Acción / Intimidad Publica
Colourful explosions, dazzling energy, lyrical movement pervaded by a force absorbing all gravity, a random harmony, and a calm dispersion – there is nothing new about that, belonging to a language borrowed from abstract expressionism. However Intimidad publica by Juliana Iriart presents the world as a canvas, and the colours do not dissolve indelibly on a surface, but in our memories, our feelings and within ourselves. Very straightforward instructions: squares cut out of coloured paper are thrown from the top of a building, recreating the magical of a firework. The role of the ‘heroic’ artist may held here by anyone, generally a friend, a friend of a friend or a small group that deploys the colours at sunset.
The art originates as a social event. First of all group energy is generated and then freed. It all starts off with smiling faces, as even before the image is produced, people are gathered side by side: watching the street down below; awaiting the signal; their hands fumbling with the paper; arms half immersed in the bags bursting with colour; childish immersion in the materials, where art is more of a sensation than an idea. In the street below, some people realise that something is going to happen, and primitive curiosity glues them to the spot, eyes expectantly raised. Meanwhile others, several minutes before the event, are oblivious to the fact that a surprise is shortly forthcoming, their feet leading them exactly within range of Intimidad publica, and those who had not anticipated seeing any art that evening, will discover that it is more the art which will embrace them with open arms.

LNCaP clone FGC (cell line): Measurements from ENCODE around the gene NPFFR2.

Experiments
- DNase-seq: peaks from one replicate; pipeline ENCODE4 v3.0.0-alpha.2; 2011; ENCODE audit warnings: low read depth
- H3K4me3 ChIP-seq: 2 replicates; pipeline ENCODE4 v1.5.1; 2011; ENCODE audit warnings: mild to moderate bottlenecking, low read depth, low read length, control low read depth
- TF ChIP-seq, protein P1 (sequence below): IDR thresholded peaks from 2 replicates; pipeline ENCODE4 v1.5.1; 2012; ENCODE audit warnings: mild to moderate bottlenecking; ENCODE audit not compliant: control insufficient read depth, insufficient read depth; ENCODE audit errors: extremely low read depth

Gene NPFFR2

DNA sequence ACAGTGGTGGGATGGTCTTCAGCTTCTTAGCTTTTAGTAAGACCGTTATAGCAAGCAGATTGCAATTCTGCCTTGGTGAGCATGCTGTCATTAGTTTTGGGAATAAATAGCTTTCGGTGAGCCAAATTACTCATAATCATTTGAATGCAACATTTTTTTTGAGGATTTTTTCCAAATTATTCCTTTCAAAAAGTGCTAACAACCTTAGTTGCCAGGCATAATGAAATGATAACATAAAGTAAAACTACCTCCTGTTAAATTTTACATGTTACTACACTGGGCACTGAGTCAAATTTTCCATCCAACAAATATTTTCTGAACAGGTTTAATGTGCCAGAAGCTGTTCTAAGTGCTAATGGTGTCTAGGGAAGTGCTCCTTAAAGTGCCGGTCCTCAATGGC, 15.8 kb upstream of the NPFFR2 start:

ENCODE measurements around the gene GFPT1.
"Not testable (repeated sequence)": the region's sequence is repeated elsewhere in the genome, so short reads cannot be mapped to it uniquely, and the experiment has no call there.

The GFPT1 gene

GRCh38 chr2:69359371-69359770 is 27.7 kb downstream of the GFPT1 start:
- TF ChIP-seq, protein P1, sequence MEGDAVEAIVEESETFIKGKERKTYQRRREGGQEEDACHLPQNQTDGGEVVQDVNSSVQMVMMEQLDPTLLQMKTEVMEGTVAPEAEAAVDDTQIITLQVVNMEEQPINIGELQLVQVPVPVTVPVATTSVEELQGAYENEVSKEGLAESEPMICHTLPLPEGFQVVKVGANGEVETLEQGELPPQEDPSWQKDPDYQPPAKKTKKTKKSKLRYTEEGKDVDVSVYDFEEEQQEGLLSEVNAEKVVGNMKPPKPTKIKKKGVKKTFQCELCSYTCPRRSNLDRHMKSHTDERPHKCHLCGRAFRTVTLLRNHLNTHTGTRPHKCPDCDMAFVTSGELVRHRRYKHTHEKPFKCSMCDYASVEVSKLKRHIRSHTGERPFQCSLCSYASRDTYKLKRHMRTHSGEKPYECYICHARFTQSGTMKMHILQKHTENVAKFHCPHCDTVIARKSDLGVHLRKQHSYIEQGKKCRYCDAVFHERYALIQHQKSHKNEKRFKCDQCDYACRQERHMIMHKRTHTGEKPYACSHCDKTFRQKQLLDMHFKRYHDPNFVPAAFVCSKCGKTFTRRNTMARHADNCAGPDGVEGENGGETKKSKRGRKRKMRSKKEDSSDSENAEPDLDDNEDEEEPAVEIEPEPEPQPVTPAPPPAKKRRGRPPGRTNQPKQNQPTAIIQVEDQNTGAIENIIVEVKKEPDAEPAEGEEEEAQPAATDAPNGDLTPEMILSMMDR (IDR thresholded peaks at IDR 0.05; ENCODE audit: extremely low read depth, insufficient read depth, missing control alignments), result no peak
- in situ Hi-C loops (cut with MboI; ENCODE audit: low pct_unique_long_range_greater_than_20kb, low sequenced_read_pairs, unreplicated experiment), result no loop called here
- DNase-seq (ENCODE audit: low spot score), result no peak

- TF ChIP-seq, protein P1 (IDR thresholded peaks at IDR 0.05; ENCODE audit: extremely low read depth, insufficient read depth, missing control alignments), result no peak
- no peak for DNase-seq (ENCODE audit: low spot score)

This festive confetti throwing is not in aid of any particular occasion or prestigious battle. The event in itself is the important thing and spectators are free to project their own justifications. It is pure aesthetical expression, but with more to it: to provide a happy moment; a positive feeling; The confetti is a way of celebrating this feeling, a message about the way to live everyday life, affirming the need to party even if there is nothing in particular to celebrate, that by taking part something is created and that we are free to make positive artwork. That is what I think about when I imagine looking at the confetti in the sky, the idea that each colour is floating like a grain that is willing to grow.
The pieces of paper are free, reacting to the wind, dancing in the sky as they fall. Once on the ground, each piece will be swept up thus becoming an invisible part of the town. Hence this new idea: to question whether other detritus, other smaller, isolated and humble materials that we encounter are not in fact part of some larger work, and to generously reconstitute these other works, because Intimidad publica may seem ephemeral, to exist for just an instant, but it also holds this other power, this potential development: to enable us to imagine other works of art and to see beyond the confines of a museum.